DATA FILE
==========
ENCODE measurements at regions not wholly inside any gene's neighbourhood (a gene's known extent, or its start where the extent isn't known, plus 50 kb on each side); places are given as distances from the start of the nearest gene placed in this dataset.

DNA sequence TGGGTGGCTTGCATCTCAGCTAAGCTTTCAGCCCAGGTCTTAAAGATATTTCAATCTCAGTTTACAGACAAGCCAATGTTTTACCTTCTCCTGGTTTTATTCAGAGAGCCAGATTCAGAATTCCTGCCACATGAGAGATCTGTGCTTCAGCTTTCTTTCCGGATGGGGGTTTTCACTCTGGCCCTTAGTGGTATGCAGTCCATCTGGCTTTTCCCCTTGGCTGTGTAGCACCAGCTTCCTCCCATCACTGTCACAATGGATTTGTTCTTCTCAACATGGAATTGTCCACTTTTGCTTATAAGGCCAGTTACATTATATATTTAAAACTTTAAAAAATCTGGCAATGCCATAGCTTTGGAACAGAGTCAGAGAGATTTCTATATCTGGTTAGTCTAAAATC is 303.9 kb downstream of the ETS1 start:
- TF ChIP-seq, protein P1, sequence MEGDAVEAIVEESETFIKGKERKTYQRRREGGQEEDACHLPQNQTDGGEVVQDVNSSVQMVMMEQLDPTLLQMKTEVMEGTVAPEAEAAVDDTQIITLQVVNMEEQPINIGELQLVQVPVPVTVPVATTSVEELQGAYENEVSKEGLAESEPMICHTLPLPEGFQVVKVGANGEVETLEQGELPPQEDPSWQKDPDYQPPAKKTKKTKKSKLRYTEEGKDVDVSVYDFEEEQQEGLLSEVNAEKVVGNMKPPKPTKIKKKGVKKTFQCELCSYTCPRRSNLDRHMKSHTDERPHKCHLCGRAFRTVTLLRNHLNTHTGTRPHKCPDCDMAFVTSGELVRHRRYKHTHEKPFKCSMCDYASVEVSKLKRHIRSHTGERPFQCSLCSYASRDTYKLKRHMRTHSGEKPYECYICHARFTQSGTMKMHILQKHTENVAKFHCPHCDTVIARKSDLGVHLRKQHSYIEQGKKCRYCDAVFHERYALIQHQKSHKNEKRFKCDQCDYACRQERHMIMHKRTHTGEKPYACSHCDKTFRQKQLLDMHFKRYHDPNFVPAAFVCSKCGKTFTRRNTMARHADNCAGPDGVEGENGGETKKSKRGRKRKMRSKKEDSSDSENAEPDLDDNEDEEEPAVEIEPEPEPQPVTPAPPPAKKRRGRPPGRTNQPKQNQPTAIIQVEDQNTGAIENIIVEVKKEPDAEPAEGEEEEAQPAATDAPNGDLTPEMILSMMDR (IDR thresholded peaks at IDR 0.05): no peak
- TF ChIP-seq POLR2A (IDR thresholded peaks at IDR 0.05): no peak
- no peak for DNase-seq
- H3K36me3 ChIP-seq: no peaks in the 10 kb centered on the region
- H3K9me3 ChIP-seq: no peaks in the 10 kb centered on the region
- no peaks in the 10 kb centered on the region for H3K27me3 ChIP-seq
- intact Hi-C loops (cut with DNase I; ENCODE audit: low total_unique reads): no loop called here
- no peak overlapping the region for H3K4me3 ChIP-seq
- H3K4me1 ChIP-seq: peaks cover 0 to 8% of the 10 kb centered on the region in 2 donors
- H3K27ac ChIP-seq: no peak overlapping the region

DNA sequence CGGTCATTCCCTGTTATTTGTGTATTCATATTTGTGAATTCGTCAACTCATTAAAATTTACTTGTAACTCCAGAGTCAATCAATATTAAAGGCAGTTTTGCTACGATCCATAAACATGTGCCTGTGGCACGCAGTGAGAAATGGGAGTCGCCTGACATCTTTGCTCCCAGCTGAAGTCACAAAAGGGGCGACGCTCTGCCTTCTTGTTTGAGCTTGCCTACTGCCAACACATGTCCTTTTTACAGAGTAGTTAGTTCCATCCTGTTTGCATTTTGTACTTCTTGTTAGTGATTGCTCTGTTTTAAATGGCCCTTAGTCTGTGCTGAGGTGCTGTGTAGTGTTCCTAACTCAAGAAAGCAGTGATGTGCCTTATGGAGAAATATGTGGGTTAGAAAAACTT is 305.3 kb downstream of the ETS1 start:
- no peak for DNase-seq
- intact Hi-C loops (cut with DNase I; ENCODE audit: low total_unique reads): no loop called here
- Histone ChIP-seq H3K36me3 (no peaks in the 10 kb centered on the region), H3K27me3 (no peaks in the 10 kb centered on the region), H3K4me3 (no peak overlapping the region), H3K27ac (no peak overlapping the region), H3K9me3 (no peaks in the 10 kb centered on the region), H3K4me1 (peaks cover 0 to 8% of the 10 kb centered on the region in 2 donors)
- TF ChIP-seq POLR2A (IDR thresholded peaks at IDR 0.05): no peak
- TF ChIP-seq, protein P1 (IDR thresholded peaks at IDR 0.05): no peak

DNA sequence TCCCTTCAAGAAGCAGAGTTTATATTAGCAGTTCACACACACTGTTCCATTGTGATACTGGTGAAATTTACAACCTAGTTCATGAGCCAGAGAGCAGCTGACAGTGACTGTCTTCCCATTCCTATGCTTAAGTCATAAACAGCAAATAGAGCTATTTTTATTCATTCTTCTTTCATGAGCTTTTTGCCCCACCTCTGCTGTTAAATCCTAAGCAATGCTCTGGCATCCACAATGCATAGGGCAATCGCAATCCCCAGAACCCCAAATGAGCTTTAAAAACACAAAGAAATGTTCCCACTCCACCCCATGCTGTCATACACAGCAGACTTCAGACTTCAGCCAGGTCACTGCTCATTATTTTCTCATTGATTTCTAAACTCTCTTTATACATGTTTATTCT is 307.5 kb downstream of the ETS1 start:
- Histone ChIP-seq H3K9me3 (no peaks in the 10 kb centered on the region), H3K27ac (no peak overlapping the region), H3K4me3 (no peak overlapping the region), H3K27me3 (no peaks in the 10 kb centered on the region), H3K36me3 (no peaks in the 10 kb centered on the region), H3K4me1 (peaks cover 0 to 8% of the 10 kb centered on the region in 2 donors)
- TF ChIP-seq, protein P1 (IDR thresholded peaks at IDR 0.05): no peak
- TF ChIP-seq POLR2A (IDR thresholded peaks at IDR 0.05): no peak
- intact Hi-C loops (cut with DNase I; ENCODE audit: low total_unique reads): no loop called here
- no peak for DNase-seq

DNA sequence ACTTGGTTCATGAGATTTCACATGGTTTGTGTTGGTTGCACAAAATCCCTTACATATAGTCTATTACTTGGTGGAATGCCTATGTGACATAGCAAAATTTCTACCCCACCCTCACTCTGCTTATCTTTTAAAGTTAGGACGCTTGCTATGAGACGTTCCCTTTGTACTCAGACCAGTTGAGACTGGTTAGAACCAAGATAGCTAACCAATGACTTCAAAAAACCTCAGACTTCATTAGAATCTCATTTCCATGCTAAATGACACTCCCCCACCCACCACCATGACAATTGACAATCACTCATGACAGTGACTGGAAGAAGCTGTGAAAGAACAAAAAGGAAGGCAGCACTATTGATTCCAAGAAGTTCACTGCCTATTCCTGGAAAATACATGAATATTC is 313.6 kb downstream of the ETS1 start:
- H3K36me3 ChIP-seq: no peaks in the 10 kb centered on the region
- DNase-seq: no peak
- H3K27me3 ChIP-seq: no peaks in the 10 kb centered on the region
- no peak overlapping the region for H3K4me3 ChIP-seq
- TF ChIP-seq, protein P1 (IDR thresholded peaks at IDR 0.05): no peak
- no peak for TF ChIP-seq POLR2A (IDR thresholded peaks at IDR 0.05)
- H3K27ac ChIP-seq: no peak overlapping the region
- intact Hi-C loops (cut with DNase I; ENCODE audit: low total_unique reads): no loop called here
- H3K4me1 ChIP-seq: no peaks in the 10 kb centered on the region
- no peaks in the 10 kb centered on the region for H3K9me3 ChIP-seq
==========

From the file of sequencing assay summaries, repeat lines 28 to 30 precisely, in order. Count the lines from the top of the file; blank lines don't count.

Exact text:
- H3K27me3 ChIP-seq: no peaks in the 10 kb centered on the region
- no peak overlapping the region for H3K4me3 ChIP-seq
- TF ChIP-seq, protein P1 (IDR thresholded peaks at IDR 0.05): no peak